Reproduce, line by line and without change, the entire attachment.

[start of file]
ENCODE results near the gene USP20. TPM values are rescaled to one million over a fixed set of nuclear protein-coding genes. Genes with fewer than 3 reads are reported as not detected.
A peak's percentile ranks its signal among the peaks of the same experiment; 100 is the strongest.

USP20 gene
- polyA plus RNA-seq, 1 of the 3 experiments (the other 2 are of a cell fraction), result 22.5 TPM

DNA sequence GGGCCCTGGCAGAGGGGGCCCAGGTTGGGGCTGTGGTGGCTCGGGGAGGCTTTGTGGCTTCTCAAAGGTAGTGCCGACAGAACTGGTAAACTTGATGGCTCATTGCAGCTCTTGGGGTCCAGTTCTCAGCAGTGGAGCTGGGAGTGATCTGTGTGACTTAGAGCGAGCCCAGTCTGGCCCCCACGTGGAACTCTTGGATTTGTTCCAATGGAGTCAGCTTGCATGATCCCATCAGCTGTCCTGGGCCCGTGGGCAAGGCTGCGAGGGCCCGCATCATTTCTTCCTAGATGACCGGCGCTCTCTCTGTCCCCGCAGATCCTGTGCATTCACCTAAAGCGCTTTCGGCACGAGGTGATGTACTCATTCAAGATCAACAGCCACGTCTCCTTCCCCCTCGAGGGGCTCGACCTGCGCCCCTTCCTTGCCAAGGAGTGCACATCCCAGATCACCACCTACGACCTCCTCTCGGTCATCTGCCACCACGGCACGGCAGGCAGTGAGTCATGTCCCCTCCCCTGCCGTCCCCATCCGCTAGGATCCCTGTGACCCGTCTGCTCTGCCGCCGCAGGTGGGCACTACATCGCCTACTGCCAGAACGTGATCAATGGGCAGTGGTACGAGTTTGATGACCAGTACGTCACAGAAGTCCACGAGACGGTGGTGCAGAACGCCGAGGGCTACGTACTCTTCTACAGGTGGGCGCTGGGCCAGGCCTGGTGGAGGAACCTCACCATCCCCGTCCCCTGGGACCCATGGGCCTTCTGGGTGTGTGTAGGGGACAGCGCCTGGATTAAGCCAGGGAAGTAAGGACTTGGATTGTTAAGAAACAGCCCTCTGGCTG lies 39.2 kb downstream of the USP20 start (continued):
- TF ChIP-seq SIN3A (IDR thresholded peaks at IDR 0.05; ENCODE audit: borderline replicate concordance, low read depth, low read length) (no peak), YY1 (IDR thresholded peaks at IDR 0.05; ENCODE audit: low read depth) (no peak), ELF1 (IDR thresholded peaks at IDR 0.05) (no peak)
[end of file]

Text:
ENCODE results near the gene USP20. TPM values are rescaled to one million over a fixed set of nuclear protein-coding genes. Genes with fewer than 3 reads are reported as not detected.
A peak's percentile ranks its signal among the peaks of the same experiment; 100 is the strongest.

USP20 gene
- polyA plus RNA-seq, 1 of the 3 experiments (the other 2 are of a cell fraction), result 22.5 TPM

DNA sequence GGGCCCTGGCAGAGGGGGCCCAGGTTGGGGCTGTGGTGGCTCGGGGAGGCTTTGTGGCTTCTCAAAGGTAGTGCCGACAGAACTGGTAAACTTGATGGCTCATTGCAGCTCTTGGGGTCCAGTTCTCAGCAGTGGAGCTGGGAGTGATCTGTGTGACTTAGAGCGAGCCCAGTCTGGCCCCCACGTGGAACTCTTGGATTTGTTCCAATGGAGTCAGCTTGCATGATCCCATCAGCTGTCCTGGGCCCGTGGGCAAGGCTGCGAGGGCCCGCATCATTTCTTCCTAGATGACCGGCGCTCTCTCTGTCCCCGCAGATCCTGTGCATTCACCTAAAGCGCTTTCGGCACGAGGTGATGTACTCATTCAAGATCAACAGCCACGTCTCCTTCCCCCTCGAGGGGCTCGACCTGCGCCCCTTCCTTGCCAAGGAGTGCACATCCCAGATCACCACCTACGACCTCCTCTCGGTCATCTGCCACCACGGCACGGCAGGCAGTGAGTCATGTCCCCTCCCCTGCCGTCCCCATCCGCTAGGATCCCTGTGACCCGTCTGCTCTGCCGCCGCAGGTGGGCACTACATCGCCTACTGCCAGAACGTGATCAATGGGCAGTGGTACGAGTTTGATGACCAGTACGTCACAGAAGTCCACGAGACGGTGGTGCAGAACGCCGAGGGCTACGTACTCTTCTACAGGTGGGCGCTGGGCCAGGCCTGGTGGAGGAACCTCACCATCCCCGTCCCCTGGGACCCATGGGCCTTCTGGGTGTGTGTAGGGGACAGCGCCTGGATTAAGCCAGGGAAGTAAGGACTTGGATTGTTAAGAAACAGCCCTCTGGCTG lies 39.2 kb downstream of the USP20 start (continued):
- TF ChIP-seq SIN3A (IDR thresholded peaks at IDR 0.05; ENCODE audit: borderline replicate concordance, low read depth, low read length) (no peak), YY1 (IDR thresholded peaks at IDR 0.05; ENCODE audit: low read depth) (no peak), ELF1 (IDR thresholded peaks at IDR 0.05) (no peak)